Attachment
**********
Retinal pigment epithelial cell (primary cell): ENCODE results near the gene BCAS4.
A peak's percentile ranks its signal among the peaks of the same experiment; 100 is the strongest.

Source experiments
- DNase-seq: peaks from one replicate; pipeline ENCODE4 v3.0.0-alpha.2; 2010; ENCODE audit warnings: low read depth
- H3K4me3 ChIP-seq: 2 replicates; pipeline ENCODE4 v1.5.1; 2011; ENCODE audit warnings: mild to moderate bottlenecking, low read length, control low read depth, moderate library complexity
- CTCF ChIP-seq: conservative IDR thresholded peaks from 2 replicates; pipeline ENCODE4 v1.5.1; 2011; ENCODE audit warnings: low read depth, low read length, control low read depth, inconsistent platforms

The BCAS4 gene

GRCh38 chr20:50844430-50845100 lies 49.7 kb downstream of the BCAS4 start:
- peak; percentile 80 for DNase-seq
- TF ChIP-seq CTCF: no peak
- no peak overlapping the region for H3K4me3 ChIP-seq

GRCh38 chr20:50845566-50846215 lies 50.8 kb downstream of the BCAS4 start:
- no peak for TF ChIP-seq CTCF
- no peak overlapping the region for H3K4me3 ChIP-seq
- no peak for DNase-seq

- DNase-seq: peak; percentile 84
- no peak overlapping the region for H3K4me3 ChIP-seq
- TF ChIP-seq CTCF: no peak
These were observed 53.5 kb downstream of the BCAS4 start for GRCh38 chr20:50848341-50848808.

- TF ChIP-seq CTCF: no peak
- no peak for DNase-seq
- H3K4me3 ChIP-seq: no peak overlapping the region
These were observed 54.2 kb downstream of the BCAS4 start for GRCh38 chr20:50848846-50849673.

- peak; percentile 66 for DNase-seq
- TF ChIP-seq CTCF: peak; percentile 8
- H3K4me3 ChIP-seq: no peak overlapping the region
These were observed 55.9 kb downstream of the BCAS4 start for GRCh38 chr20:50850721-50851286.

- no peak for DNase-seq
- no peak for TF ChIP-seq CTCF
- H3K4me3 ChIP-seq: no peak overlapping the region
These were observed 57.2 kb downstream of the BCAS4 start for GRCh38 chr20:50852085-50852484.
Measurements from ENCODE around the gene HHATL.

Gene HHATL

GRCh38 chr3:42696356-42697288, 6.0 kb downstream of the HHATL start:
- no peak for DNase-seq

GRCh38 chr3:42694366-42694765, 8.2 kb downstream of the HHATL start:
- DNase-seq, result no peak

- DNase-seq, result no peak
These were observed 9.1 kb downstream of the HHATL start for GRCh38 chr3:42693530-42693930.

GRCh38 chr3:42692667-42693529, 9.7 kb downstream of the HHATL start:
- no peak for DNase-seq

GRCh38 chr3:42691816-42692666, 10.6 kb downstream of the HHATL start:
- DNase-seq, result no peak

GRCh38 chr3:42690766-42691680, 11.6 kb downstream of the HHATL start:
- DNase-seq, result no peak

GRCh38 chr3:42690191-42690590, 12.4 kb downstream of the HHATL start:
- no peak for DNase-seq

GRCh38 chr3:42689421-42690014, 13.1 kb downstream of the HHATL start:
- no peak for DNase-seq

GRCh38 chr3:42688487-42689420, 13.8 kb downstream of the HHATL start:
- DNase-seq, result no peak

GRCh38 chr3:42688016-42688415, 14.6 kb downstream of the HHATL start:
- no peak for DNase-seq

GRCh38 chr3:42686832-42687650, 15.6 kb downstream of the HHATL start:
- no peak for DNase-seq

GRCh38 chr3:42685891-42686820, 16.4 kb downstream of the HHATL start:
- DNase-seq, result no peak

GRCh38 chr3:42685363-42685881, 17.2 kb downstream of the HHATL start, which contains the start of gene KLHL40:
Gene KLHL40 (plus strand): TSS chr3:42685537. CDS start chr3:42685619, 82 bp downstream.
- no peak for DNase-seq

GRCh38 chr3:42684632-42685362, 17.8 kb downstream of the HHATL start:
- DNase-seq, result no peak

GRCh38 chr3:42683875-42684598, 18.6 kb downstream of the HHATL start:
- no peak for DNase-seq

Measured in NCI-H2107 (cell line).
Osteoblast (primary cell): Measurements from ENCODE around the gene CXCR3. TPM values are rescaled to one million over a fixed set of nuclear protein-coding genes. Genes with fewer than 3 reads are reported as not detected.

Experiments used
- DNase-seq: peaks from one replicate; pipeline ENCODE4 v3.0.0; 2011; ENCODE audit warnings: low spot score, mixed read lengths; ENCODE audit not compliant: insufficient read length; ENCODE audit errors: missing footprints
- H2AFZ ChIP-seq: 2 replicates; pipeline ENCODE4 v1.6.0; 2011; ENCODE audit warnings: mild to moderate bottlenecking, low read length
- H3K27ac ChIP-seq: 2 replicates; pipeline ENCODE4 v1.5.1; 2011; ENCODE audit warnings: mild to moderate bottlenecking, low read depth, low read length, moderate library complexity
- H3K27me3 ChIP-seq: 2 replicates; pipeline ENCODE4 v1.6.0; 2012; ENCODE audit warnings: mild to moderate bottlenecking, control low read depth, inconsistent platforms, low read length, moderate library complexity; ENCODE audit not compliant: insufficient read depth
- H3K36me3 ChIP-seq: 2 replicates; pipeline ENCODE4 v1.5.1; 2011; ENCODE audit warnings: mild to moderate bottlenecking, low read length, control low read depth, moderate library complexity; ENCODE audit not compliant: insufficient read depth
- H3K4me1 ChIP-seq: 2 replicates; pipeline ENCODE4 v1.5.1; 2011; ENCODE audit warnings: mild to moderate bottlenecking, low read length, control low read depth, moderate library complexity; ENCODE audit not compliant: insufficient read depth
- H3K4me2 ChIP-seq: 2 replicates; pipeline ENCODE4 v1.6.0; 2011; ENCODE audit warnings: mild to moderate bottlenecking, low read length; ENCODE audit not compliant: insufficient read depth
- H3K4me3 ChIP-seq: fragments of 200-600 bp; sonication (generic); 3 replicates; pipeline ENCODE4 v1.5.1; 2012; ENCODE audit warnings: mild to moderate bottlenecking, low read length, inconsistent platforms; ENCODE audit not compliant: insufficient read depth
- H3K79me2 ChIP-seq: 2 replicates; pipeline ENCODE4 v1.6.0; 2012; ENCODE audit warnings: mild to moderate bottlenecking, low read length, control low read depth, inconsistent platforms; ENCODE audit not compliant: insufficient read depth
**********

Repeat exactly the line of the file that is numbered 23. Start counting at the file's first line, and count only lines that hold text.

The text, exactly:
These were observed 54.2 kb downstream of the BCAS4 start for GRCh38 chr20:50848846-50849673.